A shelf full of outdated facility master plans is a common sight in the facility manager’s office of a large medical center. These are often very thick documents with beautiful graphics that explain in great detail the phased stages of a multi-year building project. There are many reasons why these plans may not have been implemented but the planning process itself is a major factor.
Planning a surgery suite used to be fairly simple. General operating rooms were used for a wide range of procedures with dedicated operating rooms limited to cardiac surgery and orthopedics. Today, the question “How many operating rooms are needed?” is complicated by more stringent distinctions between operating rooms and procedure rooms, changing technology and increasing specialization, and the convergence of diagnostic imaging and surgical procedures. From a facility planning perspective, the number, size, and specialization of the operating rooms (ORs) is the single biggest factor contributing to the overall footprint of the surgery suite (and project cost). Moreover, the numbers and sizes of related patient care and support spaces are planned based on the number and types of ORs. And, from an operational standpoint, the number of ORs drives ongoing staffing and related operational costs.
The hospital surgery suite has undergone revolutionary change over the past several decades. For a long time, the focus has been on shifting surgery to a lower-cost outpatient setting. This has been replaced with a focus on lowering both the costs and risks of surgery with the ongoing migration from invasive to less-invasive surgery or noninvasive procedures. Minimally-invasive, image-guided, robotic, and telesurgery ― along with intraoperative imaging techniques ― continue to replace traditional surgical procedures. Aside from the economies of scale achieved with larger surgical suites, the biggest single factor contributing to the overall footprint of the surgery suite is the size and specialization of the individual operating rooms (ORs). Other factors include the proportion of outpatient surgery performed in the suite, and the type of patient care spaces provided, as well as the efficiency of the surgical suite layout.
Research studies over the past several decades have indicated the possible harmful effects on healthcare workers from low-level work-related exposure to any of more than 200 medications that are considered hazardous drugs. As a result, the United States Pharmacopeia (USP) — a nonprofit compendium of drug information — published the nation’s first standards on the handling of hazardous drugs from receipt to disposal. Chapter 800, titled “Hazardous Drugs — Handling in Healthcare Settings,” applies to all healthcare personnel who handle hazardous drug preparations and all entities that store, prepare, transport, or administer hazardous drugs, such as pharmacies, hospitals, clinics, and physician offices. Hazardous drugs include those used for cancer chemotherapy, antiviral drugs, hormones, and some bioengineered drugs. Most existing pharmacies will need to modify their workflow, space, and infrastructure to comply with USP 800 when it becomes effective on December 1, 2019.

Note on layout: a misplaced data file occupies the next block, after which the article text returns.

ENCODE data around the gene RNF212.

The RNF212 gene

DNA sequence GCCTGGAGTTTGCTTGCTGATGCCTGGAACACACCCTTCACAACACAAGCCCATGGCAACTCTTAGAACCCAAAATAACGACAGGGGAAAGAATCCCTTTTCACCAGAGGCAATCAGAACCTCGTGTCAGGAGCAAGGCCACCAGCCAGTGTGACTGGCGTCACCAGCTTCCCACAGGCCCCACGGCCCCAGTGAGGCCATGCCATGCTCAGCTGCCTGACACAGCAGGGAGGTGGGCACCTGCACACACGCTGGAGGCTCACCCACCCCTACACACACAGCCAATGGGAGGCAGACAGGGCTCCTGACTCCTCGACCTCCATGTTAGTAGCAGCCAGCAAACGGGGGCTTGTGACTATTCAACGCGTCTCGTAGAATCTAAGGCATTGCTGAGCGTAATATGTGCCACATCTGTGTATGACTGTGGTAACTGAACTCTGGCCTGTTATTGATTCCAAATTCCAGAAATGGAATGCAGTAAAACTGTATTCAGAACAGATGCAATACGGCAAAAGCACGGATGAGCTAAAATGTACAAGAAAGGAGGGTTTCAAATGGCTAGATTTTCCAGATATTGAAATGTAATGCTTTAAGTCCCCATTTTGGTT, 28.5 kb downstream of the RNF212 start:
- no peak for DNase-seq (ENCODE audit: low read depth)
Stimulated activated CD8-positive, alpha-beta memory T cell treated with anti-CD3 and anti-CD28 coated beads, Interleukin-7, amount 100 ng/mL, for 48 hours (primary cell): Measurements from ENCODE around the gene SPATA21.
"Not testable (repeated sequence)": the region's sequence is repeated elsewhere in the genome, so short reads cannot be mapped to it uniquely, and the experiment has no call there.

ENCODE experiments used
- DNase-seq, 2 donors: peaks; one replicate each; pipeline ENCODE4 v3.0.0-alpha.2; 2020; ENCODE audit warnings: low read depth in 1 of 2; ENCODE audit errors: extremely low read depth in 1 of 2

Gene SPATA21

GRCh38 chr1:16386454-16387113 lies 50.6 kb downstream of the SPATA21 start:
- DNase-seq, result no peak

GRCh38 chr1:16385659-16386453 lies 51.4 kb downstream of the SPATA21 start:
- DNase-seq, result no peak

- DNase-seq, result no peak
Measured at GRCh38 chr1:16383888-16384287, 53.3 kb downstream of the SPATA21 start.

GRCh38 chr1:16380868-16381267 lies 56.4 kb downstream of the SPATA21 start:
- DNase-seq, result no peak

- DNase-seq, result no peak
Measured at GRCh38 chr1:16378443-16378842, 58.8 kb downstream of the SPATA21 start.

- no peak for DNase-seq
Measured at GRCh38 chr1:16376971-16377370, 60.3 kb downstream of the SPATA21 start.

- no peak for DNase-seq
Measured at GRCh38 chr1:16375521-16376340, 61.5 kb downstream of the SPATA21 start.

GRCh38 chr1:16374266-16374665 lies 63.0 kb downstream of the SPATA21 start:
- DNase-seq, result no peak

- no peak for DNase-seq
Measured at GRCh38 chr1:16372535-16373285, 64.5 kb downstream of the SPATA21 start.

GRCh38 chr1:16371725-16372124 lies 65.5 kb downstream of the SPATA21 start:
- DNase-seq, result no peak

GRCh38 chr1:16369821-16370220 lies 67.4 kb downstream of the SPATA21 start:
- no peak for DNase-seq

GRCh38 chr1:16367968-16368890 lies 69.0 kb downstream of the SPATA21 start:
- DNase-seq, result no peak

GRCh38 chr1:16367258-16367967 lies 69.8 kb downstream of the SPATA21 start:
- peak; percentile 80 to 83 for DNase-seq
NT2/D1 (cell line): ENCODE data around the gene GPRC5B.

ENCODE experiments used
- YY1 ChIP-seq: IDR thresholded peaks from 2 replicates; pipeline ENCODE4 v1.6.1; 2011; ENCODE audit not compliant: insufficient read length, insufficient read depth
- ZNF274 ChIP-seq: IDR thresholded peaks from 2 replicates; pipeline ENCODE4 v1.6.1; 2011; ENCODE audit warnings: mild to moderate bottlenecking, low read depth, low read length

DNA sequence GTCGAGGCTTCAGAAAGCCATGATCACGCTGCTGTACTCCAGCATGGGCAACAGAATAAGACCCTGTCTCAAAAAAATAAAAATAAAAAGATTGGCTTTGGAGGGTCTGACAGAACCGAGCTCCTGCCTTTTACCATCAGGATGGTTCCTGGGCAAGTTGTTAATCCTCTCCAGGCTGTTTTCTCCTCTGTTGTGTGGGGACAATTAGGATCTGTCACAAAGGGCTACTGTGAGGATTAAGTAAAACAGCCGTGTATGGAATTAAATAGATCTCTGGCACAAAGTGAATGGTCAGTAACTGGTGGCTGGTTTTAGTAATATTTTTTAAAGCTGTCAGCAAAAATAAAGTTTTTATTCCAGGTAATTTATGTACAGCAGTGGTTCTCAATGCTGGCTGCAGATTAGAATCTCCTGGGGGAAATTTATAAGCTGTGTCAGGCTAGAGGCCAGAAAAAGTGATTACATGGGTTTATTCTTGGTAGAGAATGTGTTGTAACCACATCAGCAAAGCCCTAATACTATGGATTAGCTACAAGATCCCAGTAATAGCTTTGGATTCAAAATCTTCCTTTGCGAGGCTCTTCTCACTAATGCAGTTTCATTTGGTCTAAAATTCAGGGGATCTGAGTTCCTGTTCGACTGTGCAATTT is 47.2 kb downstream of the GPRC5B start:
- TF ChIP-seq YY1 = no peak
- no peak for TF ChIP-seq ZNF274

Physician offices and outpatient clinics typically consists of a patient intake area with space for reception, check-in/check-out, and waiting; exam/treatment space with a number of identical exam rooms, several office/consultation rooms, and one or more special procedure rooms; and associated clinical and administrative support space. Physician office space may be located in a medical office building (either freestanding or connected to a hospital), co-located with diagnostic and treatment services in a comprehensive ambulatory care center, or part of an institute or center organized along a specific service line — such as a Sports Medicine Center, Heart Center, or Cancer Center. Planning space for physician offices (also referred to as physician practice space) and outpatient clinics begins with determining how many exam rooms are needed and two different approaches are commonly used.
Frequent misunderstandings arise when hospital leaders, department staff, planners, and architects confuse net square feet with gross square feet (or net square meters and gross square meters). It is particularly disturbing when facility planners and architects do not specify the exact type of space in their documents.